on May 6, 2020 at 6:49 am
This morning the justices have two cases on their telephonic-argument agenda. First up is Little Sisters of the Poor Saints Peter and Paul Home v. Pennsylvania, a challenge to the government’s expansion of the “conscience exemption” to the Affordable Care Act’s birth-control mandate. Amy Howe previewed the case for this blog, in a post that first appeared at Howe on the Court. Kayla Anderson and Prachee Sawant have a preview at Cornell Law School’s Legal Information Institute. At NPR, Nina Totenberg writes that “[t]he birth-control wars return to the Supreme Court Wednesday, and it is likely that the five-justice conservative majority will make it more difficult for women to get birth control if they work for religiously affiliated institutions like hospitals, charities and universities.” For USA Today, Richard Wolf reports that “[t]he justices’ willingness to hear a dispute the high court has considered twice before probably bodes well for the Obamacare provision’s challengers.” Additional coverage comes from Kevin Daley at The Washington Free Beacon and Steven Mazie at The Economist’s Espresso blog.
Today’s second argument is in Barr v. American Association of Political Consultants, a First Amendment challenge to a federal law banning robocalls. Amanda Shanor had this blog’s preview. Angela Shin Wei Ting and Grant Shillington preview the case for Cornell. At Bloomberg Law, Jon Reid reports that the case asks “whether automatic phone calls for government debt collection should be exempt from an anti-robocall law,” and that “[b]usinesses are hopeful the court will invalidate the law’s exemption for the debt calls—and then strike down the entire anti-robocall statue as unconstitutional.”
Yesterday the justices heard argument in USAID v. Alliance for Open Society International, a First Amendment challenge to the enforcement against overseas groups of a requirement that recipients of federal funds to fight HIV/AIDS abroad have a policy opposing prostitution and sex trafficking. Amy Howe analyzes the argument for this blog, in a post that first appeared at Howe on the Court. Nina Totenberg covers that argument at NPR. At Fox News, Bill Mears and Ronn Blitzer report that “[i]n 2013, the Supreme Court said this requirement violates the First Amendment if applied to U.S.-based nongovernmental organizations, but the current case specifically deals with foreign affiliates of those organizations.” Richard Wolf reports for USA Today that “most justices appeared to side with nonprofit groups challenging a requirement that their foreign affiliates … must go on record opposing prostitution and sex trafficking,” although “Justices Samuel Alito and Brett Kavanaugh … expressed concern that freeing foreign entities from the pledge opposing prostitution and sex trafficking could have implications for other areas of U.S. foreign policy.”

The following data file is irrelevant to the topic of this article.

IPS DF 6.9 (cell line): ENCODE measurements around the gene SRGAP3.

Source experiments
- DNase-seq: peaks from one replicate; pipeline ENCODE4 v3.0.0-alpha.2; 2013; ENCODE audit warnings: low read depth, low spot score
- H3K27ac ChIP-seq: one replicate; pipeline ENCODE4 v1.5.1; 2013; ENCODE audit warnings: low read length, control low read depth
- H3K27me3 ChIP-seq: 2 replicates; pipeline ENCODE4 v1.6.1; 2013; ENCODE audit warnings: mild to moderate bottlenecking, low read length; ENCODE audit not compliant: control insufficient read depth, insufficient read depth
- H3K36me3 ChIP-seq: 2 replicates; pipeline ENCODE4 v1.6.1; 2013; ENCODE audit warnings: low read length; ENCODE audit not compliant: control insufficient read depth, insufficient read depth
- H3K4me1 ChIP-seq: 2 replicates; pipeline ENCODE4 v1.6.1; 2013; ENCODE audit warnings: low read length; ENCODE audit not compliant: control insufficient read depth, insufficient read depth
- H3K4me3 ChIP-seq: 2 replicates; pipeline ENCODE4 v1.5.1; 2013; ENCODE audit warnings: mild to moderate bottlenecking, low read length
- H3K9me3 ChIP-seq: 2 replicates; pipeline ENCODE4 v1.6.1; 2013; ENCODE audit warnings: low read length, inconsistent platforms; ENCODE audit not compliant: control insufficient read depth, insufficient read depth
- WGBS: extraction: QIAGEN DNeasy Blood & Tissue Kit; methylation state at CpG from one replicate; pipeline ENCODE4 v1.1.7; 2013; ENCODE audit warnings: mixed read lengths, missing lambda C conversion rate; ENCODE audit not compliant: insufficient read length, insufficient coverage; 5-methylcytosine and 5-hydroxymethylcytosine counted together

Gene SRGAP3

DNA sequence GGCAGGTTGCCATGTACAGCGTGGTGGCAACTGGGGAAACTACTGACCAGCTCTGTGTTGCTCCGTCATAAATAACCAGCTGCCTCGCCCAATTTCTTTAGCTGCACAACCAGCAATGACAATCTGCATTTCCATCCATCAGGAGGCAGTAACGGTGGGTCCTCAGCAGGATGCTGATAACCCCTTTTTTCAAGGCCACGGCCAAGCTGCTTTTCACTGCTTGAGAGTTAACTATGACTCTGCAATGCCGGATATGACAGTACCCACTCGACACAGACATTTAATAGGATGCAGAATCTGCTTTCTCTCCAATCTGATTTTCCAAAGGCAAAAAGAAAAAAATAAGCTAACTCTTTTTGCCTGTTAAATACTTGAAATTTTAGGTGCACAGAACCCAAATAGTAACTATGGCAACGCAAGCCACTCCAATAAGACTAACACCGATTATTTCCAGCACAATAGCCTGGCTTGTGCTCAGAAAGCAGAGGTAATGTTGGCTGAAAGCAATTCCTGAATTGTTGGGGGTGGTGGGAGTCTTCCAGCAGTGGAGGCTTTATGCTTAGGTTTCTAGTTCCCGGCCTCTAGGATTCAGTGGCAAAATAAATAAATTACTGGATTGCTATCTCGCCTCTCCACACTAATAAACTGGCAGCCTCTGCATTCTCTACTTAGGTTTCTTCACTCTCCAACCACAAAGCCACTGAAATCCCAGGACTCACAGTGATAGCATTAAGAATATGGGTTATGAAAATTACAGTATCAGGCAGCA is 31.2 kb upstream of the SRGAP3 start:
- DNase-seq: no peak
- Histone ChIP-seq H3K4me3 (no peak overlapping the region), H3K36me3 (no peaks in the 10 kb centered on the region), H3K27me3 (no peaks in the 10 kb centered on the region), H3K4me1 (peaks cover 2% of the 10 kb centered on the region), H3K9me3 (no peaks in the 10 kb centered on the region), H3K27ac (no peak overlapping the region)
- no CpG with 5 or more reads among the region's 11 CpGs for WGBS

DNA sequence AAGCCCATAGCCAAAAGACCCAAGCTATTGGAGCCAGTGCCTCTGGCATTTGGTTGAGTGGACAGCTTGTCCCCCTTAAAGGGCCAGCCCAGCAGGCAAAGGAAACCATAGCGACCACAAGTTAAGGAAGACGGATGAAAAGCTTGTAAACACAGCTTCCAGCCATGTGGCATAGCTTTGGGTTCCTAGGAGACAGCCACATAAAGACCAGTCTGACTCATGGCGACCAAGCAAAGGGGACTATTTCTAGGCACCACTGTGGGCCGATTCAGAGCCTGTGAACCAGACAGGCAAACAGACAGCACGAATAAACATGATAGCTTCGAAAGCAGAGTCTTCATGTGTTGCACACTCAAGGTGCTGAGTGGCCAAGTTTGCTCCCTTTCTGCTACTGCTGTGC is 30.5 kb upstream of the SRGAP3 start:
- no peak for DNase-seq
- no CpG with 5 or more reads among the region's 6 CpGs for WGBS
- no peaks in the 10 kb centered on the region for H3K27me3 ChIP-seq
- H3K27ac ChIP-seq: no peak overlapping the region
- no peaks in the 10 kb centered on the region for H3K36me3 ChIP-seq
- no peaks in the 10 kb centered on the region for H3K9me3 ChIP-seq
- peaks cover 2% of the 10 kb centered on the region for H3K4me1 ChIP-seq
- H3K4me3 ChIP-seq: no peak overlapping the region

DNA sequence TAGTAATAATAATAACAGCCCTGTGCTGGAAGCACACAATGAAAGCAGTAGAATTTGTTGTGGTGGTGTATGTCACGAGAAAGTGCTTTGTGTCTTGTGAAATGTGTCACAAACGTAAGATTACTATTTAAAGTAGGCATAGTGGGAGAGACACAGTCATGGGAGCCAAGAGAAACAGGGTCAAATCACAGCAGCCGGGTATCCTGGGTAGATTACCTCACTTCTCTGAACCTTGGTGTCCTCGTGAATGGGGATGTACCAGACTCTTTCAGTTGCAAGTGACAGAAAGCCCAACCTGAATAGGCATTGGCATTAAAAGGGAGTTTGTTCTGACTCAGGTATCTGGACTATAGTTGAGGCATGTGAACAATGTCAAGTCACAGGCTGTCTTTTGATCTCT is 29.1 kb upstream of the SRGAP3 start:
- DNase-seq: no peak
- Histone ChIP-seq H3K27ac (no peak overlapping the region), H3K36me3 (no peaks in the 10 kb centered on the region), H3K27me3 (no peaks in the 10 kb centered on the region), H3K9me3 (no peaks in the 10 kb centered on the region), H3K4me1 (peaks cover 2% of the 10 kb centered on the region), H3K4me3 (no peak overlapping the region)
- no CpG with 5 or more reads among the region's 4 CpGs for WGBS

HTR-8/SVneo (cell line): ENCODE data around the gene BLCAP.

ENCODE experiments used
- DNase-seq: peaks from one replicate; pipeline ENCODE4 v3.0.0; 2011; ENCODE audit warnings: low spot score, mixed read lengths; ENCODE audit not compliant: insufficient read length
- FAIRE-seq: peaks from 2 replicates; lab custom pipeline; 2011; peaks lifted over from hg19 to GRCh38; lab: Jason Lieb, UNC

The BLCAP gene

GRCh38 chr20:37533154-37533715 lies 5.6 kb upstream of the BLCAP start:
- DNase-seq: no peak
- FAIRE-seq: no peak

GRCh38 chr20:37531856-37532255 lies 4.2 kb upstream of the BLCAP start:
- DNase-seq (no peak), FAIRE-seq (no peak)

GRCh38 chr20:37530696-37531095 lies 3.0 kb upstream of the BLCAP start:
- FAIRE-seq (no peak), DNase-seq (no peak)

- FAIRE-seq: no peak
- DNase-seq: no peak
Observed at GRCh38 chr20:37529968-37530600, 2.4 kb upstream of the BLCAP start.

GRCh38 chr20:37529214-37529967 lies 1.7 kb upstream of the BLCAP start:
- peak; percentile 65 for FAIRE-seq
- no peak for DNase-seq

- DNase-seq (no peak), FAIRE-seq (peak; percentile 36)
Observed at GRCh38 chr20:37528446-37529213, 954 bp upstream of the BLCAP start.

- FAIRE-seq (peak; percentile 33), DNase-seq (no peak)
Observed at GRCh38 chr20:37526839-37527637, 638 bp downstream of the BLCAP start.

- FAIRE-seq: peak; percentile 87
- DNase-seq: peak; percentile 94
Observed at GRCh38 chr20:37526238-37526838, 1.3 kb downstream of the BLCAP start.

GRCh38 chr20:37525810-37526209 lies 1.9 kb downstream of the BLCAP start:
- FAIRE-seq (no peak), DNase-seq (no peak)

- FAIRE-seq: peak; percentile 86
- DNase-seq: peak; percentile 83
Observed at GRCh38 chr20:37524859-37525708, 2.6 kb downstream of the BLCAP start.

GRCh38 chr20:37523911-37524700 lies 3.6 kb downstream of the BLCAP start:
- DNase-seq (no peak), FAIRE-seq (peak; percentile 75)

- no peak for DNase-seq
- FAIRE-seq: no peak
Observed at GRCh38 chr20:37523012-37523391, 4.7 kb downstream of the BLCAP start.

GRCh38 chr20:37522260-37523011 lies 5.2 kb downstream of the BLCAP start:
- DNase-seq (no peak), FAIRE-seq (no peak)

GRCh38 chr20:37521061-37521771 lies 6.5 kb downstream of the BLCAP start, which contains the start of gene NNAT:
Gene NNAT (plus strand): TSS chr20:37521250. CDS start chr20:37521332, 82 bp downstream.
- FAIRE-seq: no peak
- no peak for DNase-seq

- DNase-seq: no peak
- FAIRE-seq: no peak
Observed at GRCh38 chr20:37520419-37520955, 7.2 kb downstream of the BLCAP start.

Amy Howe reports for this blog, in a post that first appeared at Howe on the Court, that “Justice Ruth Bader Ginsburg was treated [yesterday] afternoon at Johns Hopkins Hospital in Baltimore for a benign gallbladder condition.” At AP, Mark Sherman reports that Ginsburg “plans to take part in the court’s arguments by telephone Wednesday, the Supreme Court said.”
- Jessica Litman analyzes Monday’s argument in U.S. Patent and Trademark Office v. Booking.com, which asks whether the addition of “.com” to a generic term creates a protectable trademark, for this blog.
- At the Cato Institute’s Cato on Liberty blog, Ilya Shapiro and Michael Collins urge the court to review Higginson v. Becerra, arguing that the voter-dilution provisions of California’s Voting Rights Act “violate the Equal Protection Clause of the Fourteenth Amendment and go beyond the limits of what Supreme Court precedent allows in terms of the use of race in drawing election districts.”
- At Vox, Ian Millhiser writes that “[n]ext week, the Supreme Court will hear three cases that could upend one of the most basic assumptions that the Court has maintained since the Nixon years — that the president of the United States is not above scrutiny or immune from investigation.”
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